---------- Forwarded message ----------
From: Smiljana Antonijevic <[log in to unmask]>
Date: Mon, Nov 22, 2010 at 1:16 PM
Subject: [Air-L] CFP: Personal Digital Archiving 2011
To: [log in to unmask]
Call for Participation
Personal Digital Archiving 2011
February 24 & 25, 2011
The Internet Archive, San Francisco
We are pleased to announce that the Personal Digital Archiving 2011
Conference is now open for participation. We welcome proposals for session
topics and speakers, as well as volunteers to help us organize and serve on
Conference sessions will be selected by an international peer review panel
Ben Gross, Highlands Group
Brewster Kahle, The Internet Archive
Cal Lee, University of North Carolina
Cathy Marshall, Microsoft Research
Clifford Lynch, Coalition for Networked Information
Elizabeth Churchill, Yahoo! Research
Jeff Ubois, The Bassetti Foundation
Jeremy John, The British Library
Relevant themes include but are not limited to family photographs and home
movies; personal health and financial data; interface design for archives;
scrap booking; social network data; institutional practices; genealogy;
email, blogs and other correspondence; and funding models.
Conference presentations will be 15-20 minutes in length. If you wish to
submit an abstract for the conference, please email
[log in to unmask] with:
* title of your project, paper or presentation
* a 150-300 word abstract
* a brief biography (a few sentences)
Deadline for abstracts: 24 December, 2010.
Notification of acceptance: 5 January, 2011.
Late submissions will be considered on an individual basis.
Topics for discussion
From family photographs and personal papers to health and financial
information, vital personal records are becoming digital. Creation and
capture of digital information has become a part of the daily routine for
hundreds of millions of people. But what are the long-term prospects for
The combination of new capture devices (more than 1 billion camera phones
will be sold in 2010) and new types of media are reshaping both our personal
and collective memories. Personal collections are growing in size and
complexity. As these collections spread across different media (including
film and paper!), we are redrawing the lines between personal and
professional data, and published and unpublished information.
For individuals, institutions, investors, entrepreneurs, and funding
agencies thinking about how best to address these issues, Personal Digital
Archiving 2011 will clarify the technical, social, economic questions around
personal archiving. Presentations will include contemporary solutions to
archiving problems that attendees may replicate for their own collections,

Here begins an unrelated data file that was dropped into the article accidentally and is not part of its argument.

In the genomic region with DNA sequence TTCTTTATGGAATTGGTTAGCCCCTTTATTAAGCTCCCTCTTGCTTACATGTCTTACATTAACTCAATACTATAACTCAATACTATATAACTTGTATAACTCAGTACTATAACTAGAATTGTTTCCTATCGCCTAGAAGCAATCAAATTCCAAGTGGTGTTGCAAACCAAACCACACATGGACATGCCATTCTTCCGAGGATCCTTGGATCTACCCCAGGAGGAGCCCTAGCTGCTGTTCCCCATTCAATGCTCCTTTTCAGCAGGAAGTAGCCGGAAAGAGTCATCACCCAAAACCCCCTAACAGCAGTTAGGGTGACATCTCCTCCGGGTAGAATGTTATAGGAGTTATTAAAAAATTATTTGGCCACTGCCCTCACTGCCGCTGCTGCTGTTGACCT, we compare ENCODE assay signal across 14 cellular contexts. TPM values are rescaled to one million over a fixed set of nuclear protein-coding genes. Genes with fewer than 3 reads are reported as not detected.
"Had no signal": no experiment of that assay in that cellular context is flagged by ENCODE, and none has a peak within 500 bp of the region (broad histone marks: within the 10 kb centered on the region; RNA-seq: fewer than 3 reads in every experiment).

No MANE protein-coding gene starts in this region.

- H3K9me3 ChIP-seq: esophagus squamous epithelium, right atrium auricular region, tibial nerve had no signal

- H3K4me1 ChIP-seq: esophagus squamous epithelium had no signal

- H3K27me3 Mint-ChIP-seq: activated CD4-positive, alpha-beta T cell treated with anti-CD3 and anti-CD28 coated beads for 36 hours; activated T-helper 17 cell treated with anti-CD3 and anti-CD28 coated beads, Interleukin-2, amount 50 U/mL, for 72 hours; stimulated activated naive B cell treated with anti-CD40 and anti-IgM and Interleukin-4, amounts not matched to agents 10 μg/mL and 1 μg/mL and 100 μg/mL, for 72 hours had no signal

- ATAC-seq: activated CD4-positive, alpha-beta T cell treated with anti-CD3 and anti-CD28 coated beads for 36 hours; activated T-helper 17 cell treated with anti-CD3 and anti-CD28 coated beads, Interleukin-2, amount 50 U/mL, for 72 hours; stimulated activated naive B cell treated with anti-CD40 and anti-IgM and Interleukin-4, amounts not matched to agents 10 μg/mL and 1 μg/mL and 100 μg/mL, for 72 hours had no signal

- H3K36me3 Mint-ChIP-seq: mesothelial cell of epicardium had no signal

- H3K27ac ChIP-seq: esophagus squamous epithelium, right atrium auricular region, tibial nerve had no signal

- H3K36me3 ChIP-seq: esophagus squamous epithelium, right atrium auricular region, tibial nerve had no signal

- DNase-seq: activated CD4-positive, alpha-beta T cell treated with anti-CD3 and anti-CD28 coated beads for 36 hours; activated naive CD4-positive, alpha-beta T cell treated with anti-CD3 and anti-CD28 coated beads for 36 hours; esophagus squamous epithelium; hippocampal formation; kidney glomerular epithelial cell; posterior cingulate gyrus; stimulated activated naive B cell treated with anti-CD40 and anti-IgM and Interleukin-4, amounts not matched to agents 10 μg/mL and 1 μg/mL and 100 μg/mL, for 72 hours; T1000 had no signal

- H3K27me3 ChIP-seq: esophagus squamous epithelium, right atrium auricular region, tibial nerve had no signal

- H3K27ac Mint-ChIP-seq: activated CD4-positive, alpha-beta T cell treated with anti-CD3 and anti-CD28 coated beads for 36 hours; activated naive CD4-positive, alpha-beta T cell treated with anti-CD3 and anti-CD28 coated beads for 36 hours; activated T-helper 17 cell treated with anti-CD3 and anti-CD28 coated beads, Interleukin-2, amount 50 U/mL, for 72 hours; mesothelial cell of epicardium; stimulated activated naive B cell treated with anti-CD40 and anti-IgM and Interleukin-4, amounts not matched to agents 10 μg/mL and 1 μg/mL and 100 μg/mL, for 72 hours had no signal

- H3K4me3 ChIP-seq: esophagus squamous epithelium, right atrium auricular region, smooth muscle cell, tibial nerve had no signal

and address questions such as
What new social norms around preservation, access, and disclosure
Do libraries, museums, and archives have a new responsibility to
collect digital personal materials?
What is the relationship of personal health information and
quantified self data to personal archives?
How can we cope with the intersection between personal data and
collective or social data that is personal?
How can we manage the shift from simple text-based data to rich
media such as movies in personal collections?
What tools and services are needed to better enable self-archiving?
What are viable existing economic models that can support personal
archives? What new economic models should we evaluate?
What are the long-term rights management issues? Are there
unrecognized stakeholders we should begin to account for now?
Can we better anticipate (and measure) losses of personal material?
What are the options for cultural heritage institutions that want
to preserve the personal collections of citizens and scholars, creators and
What are the projects we can commit to in the coming year?
Whether the answers to these questions are framed in terms of personal
archiving, lifestreams, personal digital heritage, preserving digital lives,
scrapbooking, or managing intellectual estates, they present major
challenges for both individuals and institutions: data loss is a nearly
universal experience, whether it is due to hardware failure, obsolescence,
user error, lack of institutional support, or any one of many other reasons.
Some of these losses may not matter; but the early work of the Nobel prize
winners of the 2030s is likely to be digital today, and therefore at risk in
ways that previous scientific and literary creations were not. And it isnt
just Nobel winners that matter: the lives of all of us will be preserved in
ways not previously possible.
In February, 2010, more than 60 people met at the Internet Archive to
explore common concerns about personal digital archiving. Attendees included
representatives from UC Berkeley, Stanford, UNC, UT Austin, the University
of Illinois, and Oxford University; Microsoft, Yahoo (Labs, and Flickr),
Google, and Amazon (S3); the Smithsonian, the Magnes Museum; Xerox PARC; the
Center for Home Movies, the California Digital Library, Family Search, and
the Coalition for Networked Information. Support was provided by the
Internet Archive, the Bassetti Foundation, and the Netherlands Institute for
Sound and Vision.
Videos of the 2010 conference sessions are up at
http://www.personalarchiving.com/conference2010/, and detailed notes on the
conference are at http://www.personalarchiving.com/2010/02/conference-notes/
Several projects discussed in 2010 have progressed, and we'll have some
reports on these:
- a showcase of interface designs for personal collections
- cost modeling for personal archives
- guidelines for AV archives interested in preserving amateur film
- small scale endowments for storage that can allow individuals to preserve
their materials inside leading institutions
The conference fee is $95 for attendees from non-commercial institutions and
$195 for attendees from commercial organizations. Scholarships and early
bird discounts are available.
Registration and other conference information is available at